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Child custody in Tennessee: What should parents expect?

As a resident of Tennessee, there are many things you need to know about the divorce process, child custody and related subject matter.

As you come to learn more about child custody, where you fit in and your legal rights, it’s easier to make decisions that will benefit both you and your children.

Here are some of the most common questions and answers associated with child custody in the state of Tennessee:

  • Who will get custody? There’s no easy way to answer this question, as it depends on a variety of factors. Above all else, the court will always do what’s in the best interest of your children. If you’re unable to work out a parenting agreement with your ex-spouse, the court will step in and make an arrangement on your behalf.
  • What is the difference between physical and legal custody? In Tennessee, there is both physical and legal custody. Physical custody outlines where the child lives and how they approach their day-to-day life. Legal custody focuses on important decisions related to things such as education, health care, religion and extracurricular activities.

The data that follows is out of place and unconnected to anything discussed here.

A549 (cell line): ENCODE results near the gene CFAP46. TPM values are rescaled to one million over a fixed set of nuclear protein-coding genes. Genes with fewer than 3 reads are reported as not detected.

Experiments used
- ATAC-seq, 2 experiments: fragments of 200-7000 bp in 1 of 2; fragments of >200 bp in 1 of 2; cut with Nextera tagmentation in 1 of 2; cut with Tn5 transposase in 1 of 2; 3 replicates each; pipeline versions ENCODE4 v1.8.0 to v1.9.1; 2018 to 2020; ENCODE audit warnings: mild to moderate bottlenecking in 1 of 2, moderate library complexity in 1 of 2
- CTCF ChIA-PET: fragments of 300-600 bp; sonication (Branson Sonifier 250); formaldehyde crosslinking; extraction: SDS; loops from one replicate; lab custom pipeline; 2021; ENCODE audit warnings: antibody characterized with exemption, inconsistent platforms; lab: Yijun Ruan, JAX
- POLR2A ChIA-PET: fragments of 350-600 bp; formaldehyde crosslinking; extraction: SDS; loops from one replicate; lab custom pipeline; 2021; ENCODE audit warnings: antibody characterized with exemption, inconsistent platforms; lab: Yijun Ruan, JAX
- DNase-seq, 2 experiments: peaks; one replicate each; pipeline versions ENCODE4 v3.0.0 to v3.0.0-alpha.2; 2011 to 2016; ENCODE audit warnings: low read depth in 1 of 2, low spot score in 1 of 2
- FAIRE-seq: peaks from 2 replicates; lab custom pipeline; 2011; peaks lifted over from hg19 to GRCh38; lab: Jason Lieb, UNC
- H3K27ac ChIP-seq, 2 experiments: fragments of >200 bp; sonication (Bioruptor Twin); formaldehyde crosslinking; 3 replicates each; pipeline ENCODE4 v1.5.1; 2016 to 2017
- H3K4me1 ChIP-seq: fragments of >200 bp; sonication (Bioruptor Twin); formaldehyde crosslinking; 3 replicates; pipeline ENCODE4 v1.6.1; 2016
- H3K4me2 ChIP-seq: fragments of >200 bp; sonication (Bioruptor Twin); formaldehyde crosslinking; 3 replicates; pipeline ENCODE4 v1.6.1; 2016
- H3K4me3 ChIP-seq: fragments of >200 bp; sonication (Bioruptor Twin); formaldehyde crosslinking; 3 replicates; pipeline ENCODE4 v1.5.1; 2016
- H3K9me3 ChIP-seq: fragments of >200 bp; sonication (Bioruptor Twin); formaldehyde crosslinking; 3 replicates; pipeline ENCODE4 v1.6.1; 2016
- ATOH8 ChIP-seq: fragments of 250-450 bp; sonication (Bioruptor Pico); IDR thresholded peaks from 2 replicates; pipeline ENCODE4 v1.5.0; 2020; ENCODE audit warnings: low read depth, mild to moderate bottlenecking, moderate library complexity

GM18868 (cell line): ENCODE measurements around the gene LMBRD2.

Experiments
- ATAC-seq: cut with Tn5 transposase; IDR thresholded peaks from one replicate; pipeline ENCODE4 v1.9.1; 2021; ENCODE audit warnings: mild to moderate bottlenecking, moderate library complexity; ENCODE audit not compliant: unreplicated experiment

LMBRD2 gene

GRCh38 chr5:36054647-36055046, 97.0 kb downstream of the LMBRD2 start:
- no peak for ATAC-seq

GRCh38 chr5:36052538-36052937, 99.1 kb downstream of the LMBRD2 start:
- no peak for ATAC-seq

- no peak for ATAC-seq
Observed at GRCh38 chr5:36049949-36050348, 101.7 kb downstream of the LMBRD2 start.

• Is it possible to share custody? Yes, in Tennessee it’s possible that you could have 50/50 parenting time. Depending on the circumstances of your divorce, this may be the best solution for both parents and your children.
  • Do children have the right to voice their opinion regarding child custody? This differs from state to state, but in Tennessee the court will consider the preference of any child over the age of 12. In unique circumstances, the court may also solicit the preference of a child who is not yet 12.
  • Is it possible to modify child custody in Tennessee? There’s no standard for doing so, as it’s a case by case basis, but you have the right to request a modification if you feel that it’s in the best interest of your children.

These are some of the questions you should personally address as a parent facing child custody concerns in Tennessee. When you understand your legal rights, it’s easier to protect them. And when you do that, you can maintain a strong relationship with your children.